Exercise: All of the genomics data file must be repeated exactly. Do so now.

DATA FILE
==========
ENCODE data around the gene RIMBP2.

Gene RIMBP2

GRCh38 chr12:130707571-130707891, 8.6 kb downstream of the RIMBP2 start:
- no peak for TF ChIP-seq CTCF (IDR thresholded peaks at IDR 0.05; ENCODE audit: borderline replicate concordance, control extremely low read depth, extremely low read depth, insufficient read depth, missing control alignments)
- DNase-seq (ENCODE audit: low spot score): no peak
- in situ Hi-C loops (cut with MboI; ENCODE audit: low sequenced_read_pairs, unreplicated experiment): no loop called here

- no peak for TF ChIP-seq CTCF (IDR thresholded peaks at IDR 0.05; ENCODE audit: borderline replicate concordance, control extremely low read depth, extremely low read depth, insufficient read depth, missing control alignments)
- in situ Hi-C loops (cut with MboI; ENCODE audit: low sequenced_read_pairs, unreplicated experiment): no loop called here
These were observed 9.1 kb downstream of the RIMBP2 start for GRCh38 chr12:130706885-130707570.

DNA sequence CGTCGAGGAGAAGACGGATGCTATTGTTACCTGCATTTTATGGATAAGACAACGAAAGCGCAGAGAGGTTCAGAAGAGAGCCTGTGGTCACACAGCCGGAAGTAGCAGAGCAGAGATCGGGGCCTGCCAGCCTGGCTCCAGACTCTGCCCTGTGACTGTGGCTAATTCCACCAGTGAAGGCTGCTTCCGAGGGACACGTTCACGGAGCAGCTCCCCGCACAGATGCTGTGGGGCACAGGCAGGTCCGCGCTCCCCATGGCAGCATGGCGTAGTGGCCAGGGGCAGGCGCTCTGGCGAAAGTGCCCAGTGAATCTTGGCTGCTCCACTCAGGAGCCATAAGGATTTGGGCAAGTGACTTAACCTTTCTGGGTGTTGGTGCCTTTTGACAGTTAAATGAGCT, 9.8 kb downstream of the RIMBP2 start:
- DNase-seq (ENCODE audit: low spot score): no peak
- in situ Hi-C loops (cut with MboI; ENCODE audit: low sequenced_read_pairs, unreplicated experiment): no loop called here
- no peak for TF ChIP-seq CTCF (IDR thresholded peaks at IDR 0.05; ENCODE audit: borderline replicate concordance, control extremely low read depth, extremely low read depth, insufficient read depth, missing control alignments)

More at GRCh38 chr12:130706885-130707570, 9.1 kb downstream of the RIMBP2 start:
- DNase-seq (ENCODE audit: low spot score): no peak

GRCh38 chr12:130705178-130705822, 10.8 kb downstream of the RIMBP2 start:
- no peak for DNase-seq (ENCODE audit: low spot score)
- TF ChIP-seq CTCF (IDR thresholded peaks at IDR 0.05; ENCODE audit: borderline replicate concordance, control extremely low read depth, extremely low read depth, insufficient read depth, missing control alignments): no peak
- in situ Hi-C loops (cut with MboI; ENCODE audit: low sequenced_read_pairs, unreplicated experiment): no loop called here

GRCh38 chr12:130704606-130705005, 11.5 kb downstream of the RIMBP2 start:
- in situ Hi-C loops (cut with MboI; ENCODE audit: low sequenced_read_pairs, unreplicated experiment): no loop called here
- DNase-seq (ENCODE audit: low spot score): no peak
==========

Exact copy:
ENCODE data around the gene RIMBP2.

Gene RIMBP2

GRCh38 chr12:130707571-130707891, 8.6 kb downstream of the RIMBP2 start:
- no peak for TF ChIP-seq CTCF (IDR thresholded peaks at IDR 0.05; ENCODE audit: borderline replicate concordance, control extremely low read depth, extremely low read depth, insufficient read depth, missing control alignments)
- DNase-seq (ENCODE audit: low spot score): no peak
- in situ Hi-C loops (cut with MboI; ENCODE audit: low sequenced_read_pairs, unreplicated experiment): no loop called here

- no peak for TF ChIP-seq CTCF (IDR thresholded peaks at IDR 0.05; ENCODE audit: borderline replicate concordance, control extremely low read depth, extremely low read depth, insufficient read depth, missing control alignments)
- in situ Hi-C loops (cut with MboI; ENCODE audit: low sequenced_read_pairs, unreplicated experiment): no loop called here
These were observed 9.1 kb downstream of the RIMBP2 start for GRCh38 chr12:130706885-130707570.

DNA sequence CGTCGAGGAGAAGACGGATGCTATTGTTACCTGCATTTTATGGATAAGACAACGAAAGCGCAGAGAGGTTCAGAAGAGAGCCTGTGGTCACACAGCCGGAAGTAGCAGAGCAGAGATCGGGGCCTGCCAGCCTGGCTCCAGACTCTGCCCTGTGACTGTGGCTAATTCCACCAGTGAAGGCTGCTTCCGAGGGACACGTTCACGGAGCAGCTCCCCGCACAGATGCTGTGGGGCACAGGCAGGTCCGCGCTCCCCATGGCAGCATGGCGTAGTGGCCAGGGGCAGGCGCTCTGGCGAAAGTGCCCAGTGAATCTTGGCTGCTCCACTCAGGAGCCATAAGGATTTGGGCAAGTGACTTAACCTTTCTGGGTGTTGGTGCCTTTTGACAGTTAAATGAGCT, 9.8 kb downstream of the RIMBP2 start:
- DNase-seq (ENCODE audit: low spot score): no peak
- in situ Hi-C loops (cut with MboI; ENCODE audit: low sequenced_read_pairs, unreplicated experiment): no loop called here
- no peak for TF ChIP-seq CTCF (IDR thresholded peaks at IDR 0.05; ENCODE audit: borderline replicate concordance, control extremely low read depth, extremely low read depth, insufficient read depth, missing control alignments)

More at GRCh38 chr12:130706885-130707570, 9.1 kb downstream of the RIMBP2 start:
- DNase-seq (ENCODE audit: low spot score): no peak

GRCh38 chr12:130705178-130705822, 10.8 kb downstream of the RIMBP2 start:
- no peak for DNase-seq (ENCODE audit: low spot score)
- TF ChIP-seq CTCF (IDR thresholded peaks at IDR 0.05; ENCODE audit: borderline replicate concordance, control extremely low read depth, extremely low read depth, insufficient read depth, missing control alignments): no peak
- in situ Hi-C loops (cut with MboI; ENCODE audit: low sequenced_read_pairs, unreplicated experiment): no loop called here

GRCh38 chr12:130704606-130705005, 11.5 kb downstream of the RIMBP2 start:
- in situ Hi-C loops (cut with MboI; ENCODE audit: low sequenced_read_pairs, unreplicated experiment): no loop called here
- DNase-seq (ENCODE audit: low spot score): no peak